So, let’s assume you have activated a NPS site for NPOTA and have 500 log entries to upload to LOTW.  How do you do this in such a way to ensure you receive credit for the activation?  Following are the steps to do this.

First, with your logging software, make sure you have saved the log file in ADIF format.  Your logging software help files will tell you how to do this.  If you have created a paper log for your activation you will have to manually type each entry into a logging program or directly into TQSL.  The TQSL help files will show you how to manually enter your log entries (I strongly suggest that you use a logging program to enter you log data in the field as you go.  It will save you a lot of time and trouble).

Next, after you have saved your log to ADIF format on your computer, open the TQSL program.  You will be greeted with this screen (click on the images for a larger format).


We are now interested in creating a STATION LOCATION for the park you activated.  From the main screen, click on the “STATION LOCATIONS” tab.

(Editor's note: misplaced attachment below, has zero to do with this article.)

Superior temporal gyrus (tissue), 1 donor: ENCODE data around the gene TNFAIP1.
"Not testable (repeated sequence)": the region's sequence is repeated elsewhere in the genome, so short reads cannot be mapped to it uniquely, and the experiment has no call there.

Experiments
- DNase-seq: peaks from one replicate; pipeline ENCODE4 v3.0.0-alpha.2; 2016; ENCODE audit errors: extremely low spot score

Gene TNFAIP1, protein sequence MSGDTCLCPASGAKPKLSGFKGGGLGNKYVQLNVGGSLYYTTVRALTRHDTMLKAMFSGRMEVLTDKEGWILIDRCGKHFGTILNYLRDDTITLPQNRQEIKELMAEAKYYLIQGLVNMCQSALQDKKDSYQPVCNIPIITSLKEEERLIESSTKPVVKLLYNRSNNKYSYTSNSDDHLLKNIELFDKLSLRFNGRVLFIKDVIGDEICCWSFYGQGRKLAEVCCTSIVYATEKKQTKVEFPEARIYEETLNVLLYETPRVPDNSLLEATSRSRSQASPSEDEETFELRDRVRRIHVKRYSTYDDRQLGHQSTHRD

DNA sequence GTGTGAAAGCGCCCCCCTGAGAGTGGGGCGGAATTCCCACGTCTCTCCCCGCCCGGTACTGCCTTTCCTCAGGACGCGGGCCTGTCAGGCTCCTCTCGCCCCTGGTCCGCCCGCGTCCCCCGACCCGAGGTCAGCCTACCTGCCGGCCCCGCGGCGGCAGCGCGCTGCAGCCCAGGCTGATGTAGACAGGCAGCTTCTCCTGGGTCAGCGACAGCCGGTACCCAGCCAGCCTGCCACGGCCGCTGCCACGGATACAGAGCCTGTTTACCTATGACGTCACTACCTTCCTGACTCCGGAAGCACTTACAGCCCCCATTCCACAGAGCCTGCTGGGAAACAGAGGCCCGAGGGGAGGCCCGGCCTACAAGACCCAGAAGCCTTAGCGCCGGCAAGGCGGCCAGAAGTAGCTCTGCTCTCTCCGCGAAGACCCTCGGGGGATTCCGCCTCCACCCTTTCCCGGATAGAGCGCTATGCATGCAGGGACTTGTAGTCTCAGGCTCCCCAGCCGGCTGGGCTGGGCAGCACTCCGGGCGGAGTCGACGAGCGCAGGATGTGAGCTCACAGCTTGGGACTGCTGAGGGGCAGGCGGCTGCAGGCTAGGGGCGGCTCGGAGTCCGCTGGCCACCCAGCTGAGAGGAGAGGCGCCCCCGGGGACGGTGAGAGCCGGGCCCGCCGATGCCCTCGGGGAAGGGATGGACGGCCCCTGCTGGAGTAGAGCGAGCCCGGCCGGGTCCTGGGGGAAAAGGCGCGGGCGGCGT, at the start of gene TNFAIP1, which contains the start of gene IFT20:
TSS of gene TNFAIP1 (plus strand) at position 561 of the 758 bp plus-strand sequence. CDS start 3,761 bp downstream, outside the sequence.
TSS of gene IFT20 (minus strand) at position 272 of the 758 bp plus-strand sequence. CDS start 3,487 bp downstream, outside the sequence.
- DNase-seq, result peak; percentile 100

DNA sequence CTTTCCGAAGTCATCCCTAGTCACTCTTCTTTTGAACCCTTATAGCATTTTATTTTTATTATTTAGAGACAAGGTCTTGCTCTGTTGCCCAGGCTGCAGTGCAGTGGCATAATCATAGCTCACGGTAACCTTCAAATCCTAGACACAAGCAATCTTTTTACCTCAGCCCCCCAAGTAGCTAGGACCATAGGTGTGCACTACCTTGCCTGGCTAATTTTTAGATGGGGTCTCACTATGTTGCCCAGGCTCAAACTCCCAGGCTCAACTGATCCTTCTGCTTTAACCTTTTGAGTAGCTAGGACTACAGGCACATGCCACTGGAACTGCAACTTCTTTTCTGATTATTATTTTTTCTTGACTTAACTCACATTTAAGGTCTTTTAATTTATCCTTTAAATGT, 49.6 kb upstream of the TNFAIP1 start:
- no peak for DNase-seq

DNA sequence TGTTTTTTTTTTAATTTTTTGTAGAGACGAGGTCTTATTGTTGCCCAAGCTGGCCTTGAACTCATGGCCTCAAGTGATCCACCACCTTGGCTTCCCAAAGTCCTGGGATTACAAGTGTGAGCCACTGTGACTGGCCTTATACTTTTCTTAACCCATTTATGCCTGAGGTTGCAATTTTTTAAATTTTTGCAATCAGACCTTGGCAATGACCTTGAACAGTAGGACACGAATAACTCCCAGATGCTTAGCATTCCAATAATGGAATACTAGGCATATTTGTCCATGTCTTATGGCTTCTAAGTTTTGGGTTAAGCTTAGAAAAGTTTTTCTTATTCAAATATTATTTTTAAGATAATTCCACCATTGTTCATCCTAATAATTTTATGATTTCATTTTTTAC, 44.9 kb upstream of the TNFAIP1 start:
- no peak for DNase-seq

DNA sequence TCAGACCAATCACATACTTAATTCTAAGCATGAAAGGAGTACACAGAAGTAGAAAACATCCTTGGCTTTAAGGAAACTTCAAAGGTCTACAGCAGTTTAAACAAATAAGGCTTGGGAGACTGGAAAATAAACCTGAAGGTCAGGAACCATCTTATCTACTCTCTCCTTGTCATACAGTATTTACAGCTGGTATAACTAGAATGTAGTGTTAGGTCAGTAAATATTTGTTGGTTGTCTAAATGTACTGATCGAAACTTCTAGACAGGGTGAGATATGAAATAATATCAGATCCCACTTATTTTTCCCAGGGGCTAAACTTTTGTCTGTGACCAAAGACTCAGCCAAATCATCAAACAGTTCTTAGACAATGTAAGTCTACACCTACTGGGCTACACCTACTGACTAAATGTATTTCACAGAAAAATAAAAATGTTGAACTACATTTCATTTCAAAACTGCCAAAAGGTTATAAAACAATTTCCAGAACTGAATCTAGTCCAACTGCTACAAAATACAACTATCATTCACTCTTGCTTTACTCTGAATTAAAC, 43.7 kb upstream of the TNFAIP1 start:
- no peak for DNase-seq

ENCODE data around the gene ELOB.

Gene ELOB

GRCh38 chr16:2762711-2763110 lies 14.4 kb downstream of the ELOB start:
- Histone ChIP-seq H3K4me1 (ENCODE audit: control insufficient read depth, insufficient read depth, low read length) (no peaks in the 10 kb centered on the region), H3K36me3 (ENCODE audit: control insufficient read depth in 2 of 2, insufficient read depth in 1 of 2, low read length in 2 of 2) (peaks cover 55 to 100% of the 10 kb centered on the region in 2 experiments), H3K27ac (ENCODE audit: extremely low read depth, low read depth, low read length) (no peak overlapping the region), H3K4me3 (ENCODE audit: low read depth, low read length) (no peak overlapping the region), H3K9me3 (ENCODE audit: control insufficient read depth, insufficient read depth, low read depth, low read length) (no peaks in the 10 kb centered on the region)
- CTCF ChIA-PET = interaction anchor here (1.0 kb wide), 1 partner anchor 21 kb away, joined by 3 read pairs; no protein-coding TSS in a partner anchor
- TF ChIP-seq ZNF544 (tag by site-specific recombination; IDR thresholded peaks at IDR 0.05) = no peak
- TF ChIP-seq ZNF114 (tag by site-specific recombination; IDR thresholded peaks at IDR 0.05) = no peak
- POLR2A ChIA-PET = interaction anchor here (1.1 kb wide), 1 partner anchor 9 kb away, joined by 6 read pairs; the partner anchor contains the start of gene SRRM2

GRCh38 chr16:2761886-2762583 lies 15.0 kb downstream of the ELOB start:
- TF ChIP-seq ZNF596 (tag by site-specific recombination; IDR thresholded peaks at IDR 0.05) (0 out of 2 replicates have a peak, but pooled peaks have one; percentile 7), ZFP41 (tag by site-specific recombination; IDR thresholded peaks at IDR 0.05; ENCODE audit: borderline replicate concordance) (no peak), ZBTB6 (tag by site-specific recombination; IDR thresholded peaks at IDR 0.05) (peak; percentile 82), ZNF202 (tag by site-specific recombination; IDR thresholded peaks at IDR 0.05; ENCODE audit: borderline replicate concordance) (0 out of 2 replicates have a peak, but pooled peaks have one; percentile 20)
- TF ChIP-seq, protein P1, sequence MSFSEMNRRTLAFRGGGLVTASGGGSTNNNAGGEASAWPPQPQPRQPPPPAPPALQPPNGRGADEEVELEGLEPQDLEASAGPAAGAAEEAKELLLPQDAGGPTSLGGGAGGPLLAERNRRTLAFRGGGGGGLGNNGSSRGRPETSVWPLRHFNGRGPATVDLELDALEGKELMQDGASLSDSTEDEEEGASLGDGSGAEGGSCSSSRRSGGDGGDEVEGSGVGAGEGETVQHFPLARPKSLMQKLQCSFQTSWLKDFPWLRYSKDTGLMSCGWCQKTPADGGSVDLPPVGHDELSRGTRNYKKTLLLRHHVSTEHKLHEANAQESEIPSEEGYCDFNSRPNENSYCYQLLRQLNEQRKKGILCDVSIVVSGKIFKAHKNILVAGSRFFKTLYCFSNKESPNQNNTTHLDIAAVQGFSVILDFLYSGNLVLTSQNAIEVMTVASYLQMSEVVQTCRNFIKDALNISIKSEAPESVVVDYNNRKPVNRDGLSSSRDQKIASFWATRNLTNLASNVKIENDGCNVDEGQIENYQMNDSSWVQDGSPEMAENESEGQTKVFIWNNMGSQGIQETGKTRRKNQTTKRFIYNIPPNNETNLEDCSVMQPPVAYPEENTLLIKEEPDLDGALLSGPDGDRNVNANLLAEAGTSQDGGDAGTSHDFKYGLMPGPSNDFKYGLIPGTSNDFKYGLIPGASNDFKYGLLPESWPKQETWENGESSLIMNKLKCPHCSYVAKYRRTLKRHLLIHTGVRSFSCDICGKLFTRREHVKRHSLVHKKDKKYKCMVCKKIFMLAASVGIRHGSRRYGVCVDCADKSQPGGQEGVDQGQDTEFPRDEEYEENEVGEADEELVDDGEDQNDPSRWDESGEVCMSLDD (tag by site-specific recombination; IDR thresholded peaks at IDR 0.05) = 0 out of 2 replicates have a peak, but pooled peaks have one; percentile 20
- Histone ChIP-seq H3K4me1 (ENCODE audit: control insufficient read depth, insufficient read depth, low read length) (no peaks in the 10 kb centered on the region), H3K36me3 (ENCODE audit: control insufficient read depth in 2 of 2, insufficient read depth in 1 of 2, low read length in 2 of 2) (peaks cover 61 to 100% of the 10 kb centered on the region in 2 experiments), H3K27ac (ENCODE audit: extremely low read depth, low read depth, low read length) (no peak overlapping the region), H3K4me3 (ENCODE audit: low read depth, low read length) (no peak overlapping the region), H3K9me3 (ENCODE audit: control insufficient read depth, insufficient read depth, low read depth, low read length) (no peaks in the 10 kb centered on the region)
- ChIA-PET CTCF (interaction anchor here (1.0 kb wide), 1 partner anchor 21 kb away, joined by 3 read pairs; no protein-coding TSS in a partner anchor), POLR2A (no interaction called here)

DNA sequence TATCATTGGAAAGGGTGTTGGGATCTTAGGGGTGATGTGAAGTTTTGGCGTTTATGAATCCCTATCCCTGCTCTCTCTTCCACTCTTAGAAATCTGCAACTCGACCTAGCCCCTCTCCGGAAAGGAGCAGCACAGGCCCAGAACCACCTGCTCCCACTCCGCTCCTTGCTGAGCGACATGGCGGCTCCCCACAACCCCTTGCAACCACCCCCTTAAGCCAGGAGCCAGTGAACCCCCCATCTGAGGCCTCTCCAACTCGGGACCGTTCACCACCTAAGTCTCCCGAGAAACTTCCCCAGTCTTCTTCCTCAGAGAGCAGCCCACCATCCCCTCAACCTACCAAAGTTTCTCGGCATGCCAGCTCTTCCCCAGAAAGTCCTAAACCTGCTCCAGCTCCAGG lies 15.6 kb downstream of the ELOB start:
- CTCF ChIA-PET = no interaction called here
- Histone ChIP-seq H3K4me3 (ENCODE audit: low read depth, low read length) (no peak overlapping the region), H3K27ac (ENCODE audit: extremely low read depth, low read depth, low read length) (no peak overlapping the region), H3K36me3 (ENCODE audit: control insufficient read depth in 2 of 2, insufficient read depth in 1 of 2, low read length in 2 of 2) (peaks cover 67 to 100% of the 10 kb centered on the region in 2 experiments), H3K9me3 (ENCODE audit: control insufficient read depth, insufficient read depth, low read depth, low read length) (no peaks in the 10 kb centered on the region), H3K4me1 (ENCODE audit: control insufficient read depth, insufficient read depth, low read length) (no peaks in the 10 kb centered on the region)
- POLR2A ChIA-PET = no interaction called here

Here, you will see all of your previously created locations on the left, and option buttons on the right.  You want to select the top button on the right to CREATE A NEW STATION LOCATION.


Above is the ADD STATION LOCATION box that opened after you selected “create a new station location”.  In this box you will see various options, but you are not required to fill in any of this at this time (your call should be pre-filled).  You can fill in these other fields if you wish.  Click NEXT at the bottom of the screen.


The screen above is where you will include the park information that is critical for NPOTA activation and chaser credit (NOTE:  Only the activator has to do this.  If you are a chaser, you do not have to sign your log with park information.  The credit is solely derived from the activator’s log).  On the screen above, use the dropdown boxes to select state, county and park.  Note that once you select state, only the counties in that state will be selectable.  Likewise, only the parks in that state will be available for you to select.


Above is an example of a completed screen with state, county and park information.  After you have completed this, click NEXT at the bottom of the screen.